Phil Jackson Is Reportedly Ready for an NBA Return

Zach BuckleyNational NBA Featured ColumnistMarch 8, 2014

Getty Images

Retirement might be a little too easy for Hall of Fame coach Phil Jackson.

While his name has aimlessly bounced across all angles of the rumor mill since he last coached in 2011, it sounds like the "Zen Master" is closer to finding his next NBA home.

UPDATED on Saturday, March 8 at 5:55 p.m. ET

Jackson's restlessness might soon become a thing of the past.

According to ESPN's Stephen A. Smith, via SportsCenter's official Twitter feed, Jackson is strongly considering becoming the Knicks' next president of basketball operations:

He would inherit quite a mess if he did accept the position, but his legend would grow even greater if he could pull this miracle off.

The fact that he'd be doing it in the same city where he started his NBA journey could put a nice full-circle touch on his already storied career.

--End of update--


The 11-time champion is "ready to go back to work," a source told ESPN's Ramona Shelburne. A front-office role seems to be his ideal position, but Shelburne wrote that a temporary coaching position is a possibility:

While Jackson has made it clear to any team that has approached him that he prefers a front-office role that would allow him to shape and mold a franchise the way Miami Heat president Pat Riley has, he is open to the possibility of coaching for a short period of time if it was necessary in a transition period for a franchise with championship aspirations, the source said.

There isn't a more majestic name in the coaching world than Jackson's. His 20 seasons at the helm—nine with the Chicago Bulls, 11 with the Los Angeles Lakers—resulted in 11 NBA championships and an overall record of 1155-485 (.704 winning percentage).

A coaching search doesn't start without kicking the tires on Jackson, but the 68-year-old has rebuffed all recent inquiries. Health issues have been the most common reason for his denials.

Most recently, Jackson has been linked with the New York Knicks, the franchise where he spent 10 seasons of his 12-year playing career.

NEW YORK, NY - April 5: Phil Jackson and Spike Lee share a laugh before the game between the New York Knicks and the Milwaukee Bucks on April 5, 2013 at Madison Square Garden in New York City.  NOTE TO USER: User expressly acknowledges and agrees that, by
Nathaniel S. Butler/Getty Images

According to ESPN's Stephen A. Smith, Knicks president and general manager Steve Mills recently met with Jackson to discuss his coaching position. Sources told Smith that Jackson said he had no interest in the position.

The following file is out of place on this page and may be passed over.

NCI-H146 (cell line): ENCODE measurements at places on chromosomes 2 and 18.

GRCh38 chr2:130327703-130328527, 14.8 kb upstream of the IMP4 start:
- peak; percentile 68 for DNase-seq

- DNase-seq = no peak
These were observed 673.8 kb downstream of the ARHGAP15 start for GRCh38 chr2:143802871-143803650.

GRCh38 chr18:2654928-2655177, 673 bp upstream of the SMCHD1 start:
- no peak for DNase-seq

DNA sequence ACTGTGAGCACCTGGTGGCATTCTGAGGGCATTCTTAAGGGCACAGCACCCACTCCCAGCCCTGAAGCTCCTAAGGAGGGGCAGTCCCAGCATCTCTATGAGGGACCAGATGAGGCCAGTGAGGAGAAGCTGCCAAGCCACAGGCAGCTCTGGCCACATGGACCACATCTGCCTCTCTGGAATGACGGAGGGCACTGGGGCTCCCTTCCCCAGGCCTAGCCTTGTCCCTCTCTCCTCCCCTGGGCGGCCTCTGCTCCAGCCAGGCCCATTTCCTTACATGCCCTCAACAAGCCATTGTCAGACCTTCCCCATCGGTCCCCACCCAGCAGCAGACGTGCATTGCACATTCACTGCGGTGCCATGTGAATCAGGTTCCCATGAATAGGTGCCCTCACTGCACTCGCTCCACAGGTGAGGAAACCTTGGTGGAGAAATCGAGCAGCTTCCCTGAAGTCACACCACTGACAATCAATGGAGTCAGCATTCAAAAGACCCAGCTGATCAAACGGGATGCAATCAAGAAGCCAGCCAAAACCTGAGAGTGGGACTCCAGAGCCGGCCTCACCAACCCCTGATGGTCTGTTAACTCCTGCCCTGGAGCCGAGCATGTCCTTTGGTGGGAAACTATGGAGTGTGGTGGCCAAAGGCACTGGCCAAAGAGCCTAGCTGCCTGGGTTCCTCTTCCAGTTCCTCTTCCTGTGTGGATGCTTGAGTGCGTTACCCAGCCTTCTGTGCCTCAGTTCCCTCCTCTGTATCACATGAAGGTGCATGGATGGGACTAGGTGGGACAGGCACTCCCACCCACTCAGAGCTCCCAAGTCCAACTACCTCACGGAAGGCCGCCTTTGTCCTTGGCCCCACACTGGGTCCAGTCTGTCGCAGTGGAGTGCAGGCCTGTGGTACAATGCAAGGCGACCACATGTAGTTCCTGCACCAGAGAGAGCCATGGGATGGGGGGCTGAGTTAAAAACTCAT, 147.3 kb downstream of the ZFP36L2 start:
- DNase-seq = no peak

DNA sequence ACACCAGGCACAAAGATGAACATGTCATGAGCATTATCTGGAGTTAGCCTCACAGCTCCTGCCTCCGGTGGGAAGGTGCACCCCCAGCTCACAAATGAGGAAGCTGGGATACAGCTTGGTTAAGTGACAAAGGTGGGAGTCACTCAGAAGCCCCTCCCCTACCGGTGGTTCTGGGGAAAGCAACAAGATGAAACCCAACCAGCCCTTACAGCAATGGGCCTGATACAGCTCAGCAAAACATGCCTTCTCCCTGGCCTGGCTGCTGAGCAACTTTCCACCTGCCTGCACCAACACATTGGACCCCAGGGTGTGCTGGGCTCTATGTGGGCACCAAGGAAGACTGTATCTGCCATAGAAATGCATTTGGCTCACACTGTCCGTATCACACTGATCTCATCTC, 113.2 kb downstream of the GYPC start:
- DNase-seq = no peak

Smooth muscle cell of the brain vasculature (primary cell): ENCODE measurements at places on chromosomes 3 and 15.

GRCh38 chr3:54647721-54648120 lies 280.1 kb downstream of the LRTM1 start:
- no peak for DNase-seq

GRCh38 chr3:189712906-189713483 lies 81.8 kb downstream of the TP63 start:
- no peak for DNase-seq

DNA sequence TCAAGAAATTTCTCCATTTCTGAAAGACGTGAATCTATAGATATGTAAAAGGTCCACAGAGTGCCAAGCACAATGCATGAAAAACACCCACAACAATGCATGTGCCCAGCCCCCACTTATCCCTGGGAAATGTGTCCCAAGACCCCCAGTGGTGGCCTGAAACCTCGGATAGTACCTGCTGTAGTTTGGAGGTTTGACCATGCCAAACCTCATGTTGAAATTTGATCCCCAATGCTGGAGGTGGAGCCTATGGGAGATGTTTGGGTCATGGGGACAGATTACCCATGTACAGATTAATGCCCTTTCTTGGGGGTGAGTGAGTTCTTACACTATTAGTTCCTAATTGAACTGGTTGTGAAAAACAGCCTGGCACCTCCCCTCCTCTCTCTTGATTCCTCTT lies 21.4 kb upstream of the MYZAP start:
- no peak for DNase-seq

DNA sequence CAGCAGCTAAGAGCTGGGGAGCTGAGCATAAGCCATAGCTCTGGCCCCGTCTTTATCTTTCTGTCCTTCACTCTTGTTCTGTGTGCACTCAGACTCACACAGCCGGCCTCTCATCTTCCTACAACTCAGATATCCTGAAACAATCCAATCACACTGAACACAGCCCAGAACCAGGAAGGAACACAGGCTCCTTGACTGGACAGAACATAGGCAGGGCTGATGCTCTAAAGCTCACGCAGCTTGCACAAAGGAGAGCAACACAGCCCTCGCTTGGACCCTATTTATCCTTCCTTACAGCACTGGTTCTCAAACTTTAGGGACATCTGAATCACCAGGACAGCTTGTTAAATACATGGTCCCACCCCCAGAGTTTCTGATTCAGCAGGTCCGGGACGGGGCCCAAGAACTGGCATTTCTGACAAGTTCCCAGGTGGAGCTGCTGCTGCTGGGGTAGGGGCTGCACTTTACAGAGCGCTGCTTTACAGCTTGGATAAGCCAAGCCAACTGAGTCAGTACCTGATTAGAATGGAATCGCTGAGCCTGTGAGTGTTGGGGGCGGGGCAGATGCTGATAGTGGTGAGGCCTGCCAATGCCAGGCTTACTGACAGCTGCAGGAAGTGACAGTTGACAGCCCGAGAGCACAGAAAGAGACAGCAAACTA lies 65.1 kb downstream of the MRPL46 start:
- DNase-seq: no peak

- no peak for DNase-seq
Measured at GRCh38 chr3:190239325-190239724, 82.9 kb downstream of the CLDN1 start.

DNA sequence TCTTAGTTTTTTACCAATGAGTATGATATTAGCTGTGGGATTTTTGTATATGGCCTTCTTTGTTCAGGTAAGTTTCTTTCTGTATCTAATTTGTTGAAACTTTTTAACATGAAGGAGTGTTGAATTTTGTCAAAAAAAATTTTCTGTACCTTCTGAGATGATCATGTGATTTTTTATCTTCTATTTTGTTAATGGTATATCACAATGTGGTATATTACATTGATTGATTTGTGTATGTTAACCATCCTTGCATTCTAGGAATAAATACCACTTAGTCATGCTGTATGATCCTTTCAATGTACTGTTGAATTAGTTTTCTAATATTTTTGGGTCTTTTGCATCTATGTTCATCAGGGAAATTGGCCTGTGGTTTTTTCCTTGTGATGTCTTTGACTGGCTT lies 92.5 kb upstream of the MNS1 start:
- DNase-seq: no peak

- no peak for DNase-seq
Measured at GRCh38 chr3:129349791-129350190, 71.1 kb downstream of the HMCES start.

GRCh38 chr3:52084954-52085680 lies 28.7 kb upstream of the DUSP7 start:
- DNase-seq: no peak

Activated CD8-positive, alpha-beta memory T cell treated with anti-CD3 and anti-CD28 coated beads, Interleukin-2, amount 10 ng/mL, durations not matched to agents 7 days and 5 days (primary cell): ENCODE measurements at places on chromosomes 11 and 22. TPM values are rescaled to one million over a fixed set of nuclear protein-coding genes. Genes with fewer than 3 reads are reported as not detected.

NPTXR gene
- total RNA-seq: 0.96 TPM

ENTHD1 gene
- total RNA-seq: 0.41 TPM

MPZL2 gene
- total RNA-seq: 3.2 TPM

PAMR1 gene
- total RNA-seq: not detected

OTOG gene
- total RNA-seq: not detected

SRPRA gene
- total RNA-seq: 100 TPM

Frank Isola of the New York Daily News has since reported that the Knicks have now offered "a front-office position" to Jackson and expect to hear an answer "sometime next week." The specific position offered remains unclear, but a source told Isola it would be "more than just a consulting job."

Jackson has been publicly mum on the Knicks talks, but he did address the possibility of an NBA return while speaking with USA Today's Sam Amick during the MIT Sloan Sports Analytics Conference. Jackson didn't identify which situations interested him specifically, but a sketch artist provided with the description he gave of an opportunity he would like might have reproduced New York's team photo.

"There are winners and losers in the NBA, and a lot of people are trying to reclaim their position or change their culture or whatever," Jackson said. "I've had conversations. Some of them are feelers. 'Are you interested?' type of thing."

Tony Gutierrez/Associated Press

We now have at least a partial answer to that question. Whether he's contemplating a return to the Big Apple or has another destination in mind, something seems to have gotten his comeback juices flowing.

Would he really make his way back to the sideline, though? That seems like a stretch, even in a short-term situation. Even if his passion for coaching still burns, there are physical challenges with the position.

"This is a guy who has had both hips and one knee replaced (with the other likely), who has spent too many years on the road sleeping in beds too short for his 6’10” frame, having showerheads hit him in the middle of the back," NBC Sports' Kurt Helin wrote. "He’s not eager to return to the bench and that life."

The life of a powerful front-office executive might be the perfect way to re-enter this league. There wouldn't be many recruiting tools more effective than Jackson's jewelry collection.

If Jackson is in fact ready to make his NBA comeback, the NBA is more than happy to welcome him back to the fold. It's been trying to do just that since he first walked away.